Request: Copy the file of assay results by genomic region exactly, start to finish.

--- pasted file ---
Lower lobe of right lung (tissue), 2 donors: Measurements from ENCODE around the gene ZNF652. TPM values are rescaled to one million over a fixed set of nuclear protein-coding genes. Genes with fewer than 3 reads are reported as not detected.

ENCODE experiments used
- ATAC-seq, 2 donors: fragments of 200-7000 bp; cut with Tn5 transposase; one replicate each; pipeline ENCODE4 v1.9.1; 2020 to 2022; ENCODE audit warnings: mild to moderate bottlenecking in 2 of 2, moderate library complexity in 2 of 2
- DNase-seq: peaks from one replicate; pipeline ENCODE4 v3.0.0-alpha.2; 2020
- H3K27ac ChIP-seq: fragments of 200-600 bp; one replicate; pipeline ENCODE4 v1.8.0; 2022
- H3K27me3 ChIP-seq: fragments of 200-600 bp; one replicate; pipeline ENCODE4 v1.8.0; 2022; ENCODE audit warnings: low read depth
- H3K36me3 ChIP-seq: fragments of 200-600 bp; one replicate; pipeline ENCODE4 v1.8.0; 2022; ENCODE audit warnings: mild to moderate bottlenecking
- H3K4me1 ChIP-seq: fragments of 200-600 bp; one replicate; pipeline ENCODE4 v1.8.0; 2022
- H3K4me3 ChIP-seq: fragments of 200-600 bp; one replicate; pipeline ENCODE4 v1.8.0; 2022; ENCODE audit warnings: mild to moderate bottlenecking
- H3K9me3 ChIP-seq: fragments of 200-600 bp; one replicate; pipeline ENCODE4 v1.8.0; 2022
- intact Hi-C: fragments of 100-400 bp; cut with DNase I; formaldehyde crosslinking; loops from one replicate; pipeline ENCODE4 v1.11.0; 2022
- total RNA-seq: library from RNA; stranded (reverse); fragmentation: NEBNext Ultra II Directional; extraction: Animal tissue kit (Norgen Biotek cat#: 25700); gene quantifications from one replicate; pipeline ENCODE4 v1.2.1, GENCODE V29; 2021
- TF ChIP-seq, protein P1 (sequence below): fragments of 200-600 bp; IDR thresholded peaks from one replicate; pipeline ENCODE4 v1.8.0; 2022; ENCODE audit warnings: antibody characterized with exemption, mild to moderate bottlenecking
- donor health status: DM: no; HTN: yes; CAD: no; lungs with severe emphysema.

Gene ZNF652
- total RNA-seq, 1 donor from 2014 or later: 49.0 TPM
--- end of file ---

Lower lobe of right lung (tissue), 2 donors: Measurements from ENCODE around the gene ZNF652. TPM values are rescaled to one million over a fixed set of nuclear protein-coding genes. Genes with fewer than 3 reads are reported as not detected.

ENCODE experiments used
- ATAC-seq, 2 donors: fragments of 200-7000 bp; cut with Tn5 transposase; one replicate each; pipeline ENCODE4 v1.9.1; 2020 to 2022; ENCODE audit warnings: mild to moderate bottlenecking in 2 of 2, moderate library complexity in 2 of 2
- DNase-seq: peaks from one replicate; pipeline ENCODE4 v3.0.0-alpha.2; 2020
- H3K27ac ChIP-seq: fragments of 200-600 bp; one replicate; pipeline ENCODE4 v1.8.0; 2022
- H3K27me3 ChIP-seq: fragments of 200-600 bp; one replicate; pipeline ENCODE4 v1.8.0; 2022; ENCODE audit warnings: low read depth
- H3K36me3 ChIP-seq: fragments of 200-600 bp; one replicate; pipeline ENCODE4 v1.8.0; 2022; ENCODE audit warnings: mild to moderate bottlenecking
- H3K4me1 ChIP-seq: fragments of 200-600 bp; one replicate; pipeline ENCODE4 v1.8.0; 2022
- H3K4me3 ChIP-seq: fragments of 200-600 bp; one replicate; pipeline ENCODE4 v1.8.0; 2022; ENCODE audit warnings: mild to moderate bottlenecking
- H3K9me3 ChIP-seq: fragments of 200-600 bp; one replicate; pipeline ENCODE4 v1.8.0; 2022
- intact Hi-C: fragments of 100-400 bp; cut with DNase I; formaldehyde crosslinking; loops from one replicate; pipeline ENCODE4 v1.11.0; 2022
- total RNA-seq: library from RNA; stranded (reverse); fragmentation: NEBNext Ultra II Directional; extraction: Animal tissue kit (Norgen Biotek cat#: 25700); gene quantifications from one replicate; pipeline ENCODE4 v1.2.1, GENCODE V29; 2021
- TF ChIP-seq, protein P1 (sequence below): fragments of 200-600 bp; IDR thresholded peaks from one replicate; pipeline ENCODE4 v1.8.0; 2022; ENCODE audit warnings: antibody characterized with exemption, mild to moderate bottlenecking
- donor health status: DM: no; HTN: yes; CAD: no; lungs with severe emphysema.

Gene ZNF652
- total RNA-seq, 1 donor from 2014 or later: 49.0 TPM